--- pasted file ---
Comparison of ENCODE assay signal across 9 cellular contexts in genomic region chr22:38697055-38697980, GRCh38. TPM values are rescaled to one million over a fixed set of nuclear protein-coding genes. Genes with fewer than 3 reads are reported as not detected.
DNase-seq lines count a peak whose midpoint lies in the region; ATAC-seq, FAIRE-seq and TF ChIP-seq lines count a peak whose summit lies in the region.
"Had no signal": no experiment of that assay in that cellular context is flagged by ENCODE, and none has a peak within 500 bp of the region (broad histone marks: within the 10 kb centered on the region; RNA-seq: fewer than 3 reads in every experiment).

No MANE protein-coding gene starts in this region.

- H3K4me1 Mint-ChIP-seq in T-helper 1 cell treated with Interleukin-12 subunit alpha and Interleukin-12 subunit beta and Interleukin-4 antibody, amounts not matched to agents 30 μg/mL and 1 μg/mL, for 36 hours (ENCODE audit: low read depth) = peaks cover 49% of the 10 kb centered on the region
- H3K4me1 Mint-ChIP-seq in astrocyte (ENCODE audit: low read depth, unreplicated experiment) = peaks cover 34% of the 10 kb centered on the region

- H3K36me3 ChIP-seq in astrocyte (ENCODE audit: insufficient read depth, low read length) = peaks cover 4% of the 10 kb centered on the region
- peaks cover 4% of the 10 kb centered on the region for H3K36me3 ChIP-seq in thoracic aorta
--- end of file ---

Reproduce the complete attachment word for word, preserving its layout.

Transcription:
Comparison of ENCODE assay signal across 9 cellular contexts in genomic region chr22:38697055-38697980, GRCh38. TPM values are rescaled to one million over a fixed set of nuclear protein-coding genes. Genes with fewer than 3 reads are reported as not detected.
DNase-seq lines count a peak whose midpoint lies in the region; ATAC-seq, FAIRE-seq and TF ChIP-seq lines count a peak whose summit lies in the region.
"Had no signal": no experiment of that assay in that cellular context is flagged by ENCODE, and none has a peak within 500 bp of the region (broad histone marks: within the 10 kb centered on the region; RNA-seq: fewer than 3 reads in every experiment).

No MANE protein-coding gene starts in this region.

- H3K4me1 Mint-ChIP-seq in T-helper 1 cell treated with Interleukin-12 subunit alpha and Interleukin-12 subunit beta and Interleukin-4 antibody, amounts not matched to agents 30 μg/mL and 1 μg/mL, for 36 hours (ENCODE audit: low read depth) = peaks cover 49% of the 10 kb centered on the region
- H3K4me1 Mint-ChIP-seq in astrocyte (ENCODE audit: low read depth, unreplicated experiment) = peaks cover 34% of the 10 kb centered on the region

- H3K36me3 ChIP-seq in astrocyte (ENCODE audit: insufficient read depth, low read length) = peaks cover 4% of the 10 kb centered on the region
- peaks cover 4% of the 10 kb centered on the region for H3K36me3 ChIP-seq in thoracic aorta